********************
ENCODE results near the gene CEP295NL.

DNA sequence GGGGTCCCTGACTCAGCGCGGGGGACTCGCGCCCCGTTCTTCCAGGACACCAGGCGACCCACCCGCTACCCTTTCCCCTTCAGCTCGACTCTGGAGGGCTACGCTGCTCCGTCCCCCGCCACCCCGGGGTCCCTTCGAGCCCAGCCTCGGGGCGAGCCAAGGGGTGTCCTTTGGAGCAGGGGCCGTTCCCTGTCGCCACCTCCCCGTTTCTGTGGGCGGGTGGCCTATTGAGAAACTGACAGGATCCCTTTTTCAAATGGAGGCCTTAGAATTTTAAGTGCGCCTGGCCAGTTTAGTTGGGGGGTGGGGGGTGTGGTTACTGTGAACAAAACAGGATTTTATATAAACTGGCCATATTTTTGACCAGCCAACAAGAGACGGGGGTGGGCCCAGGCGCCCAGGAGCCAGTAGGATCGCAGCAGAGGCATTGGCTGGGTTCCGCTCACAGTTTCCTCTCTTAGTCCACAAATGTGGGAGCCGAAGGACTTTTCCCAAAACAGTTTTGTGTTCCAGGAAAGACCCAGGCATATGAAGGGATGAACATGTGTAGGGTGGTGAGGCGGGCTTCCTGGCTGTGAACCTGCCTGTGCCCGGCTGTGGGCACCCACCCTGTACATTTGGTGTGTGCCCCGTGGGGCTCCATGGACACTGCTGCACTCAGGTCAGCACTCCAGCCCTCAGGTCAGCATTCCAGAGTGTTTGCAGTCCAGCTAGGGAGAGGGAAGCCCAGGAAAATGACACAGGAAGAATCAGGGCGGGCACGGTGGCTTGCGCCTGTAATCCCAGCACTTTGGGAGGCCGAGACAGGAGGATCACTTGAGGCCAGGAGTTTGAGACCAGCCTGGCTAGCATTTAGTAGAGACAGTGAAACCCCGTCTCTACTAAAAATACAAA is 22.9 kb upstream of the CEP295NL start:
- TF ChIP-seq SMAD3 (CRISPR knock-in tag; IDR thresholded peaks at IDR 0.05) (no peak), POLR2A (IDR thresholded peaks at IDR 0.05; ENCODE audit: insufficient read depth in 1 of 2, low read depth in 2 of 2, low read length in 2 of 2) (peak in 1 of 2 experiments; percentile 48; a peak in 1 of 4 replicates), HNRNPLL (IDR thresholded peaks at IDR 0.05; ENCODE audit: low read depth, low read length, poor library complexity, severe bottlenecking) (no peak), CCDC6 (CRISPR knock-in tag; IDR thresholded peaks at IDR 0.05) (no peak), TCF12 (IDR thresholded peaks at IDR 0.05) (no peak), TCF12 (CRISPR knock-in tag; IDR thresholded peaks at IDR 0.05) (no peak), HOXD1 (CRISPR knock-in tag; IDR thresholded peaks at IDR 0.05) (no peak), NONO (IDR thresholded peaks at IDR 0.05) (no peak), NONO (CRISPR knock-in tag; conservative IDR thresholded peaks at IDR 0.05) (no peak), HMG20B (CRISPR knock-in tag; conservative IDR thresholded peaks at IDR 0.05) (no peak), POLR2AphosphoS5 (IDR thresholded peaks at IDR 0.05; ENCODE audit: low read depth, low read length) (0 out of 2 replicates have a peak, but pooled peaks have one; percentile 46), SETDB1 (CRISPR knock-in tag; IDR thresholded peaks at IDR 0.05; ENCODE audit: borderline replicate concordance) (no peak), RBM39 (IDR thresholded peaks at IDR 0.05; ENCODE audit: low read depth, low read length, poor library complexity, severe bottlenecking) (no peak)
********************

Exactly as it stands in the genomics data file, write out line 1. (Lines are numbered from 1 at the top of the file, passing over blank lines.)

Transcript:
ENCODE results near the gene CEP295NL.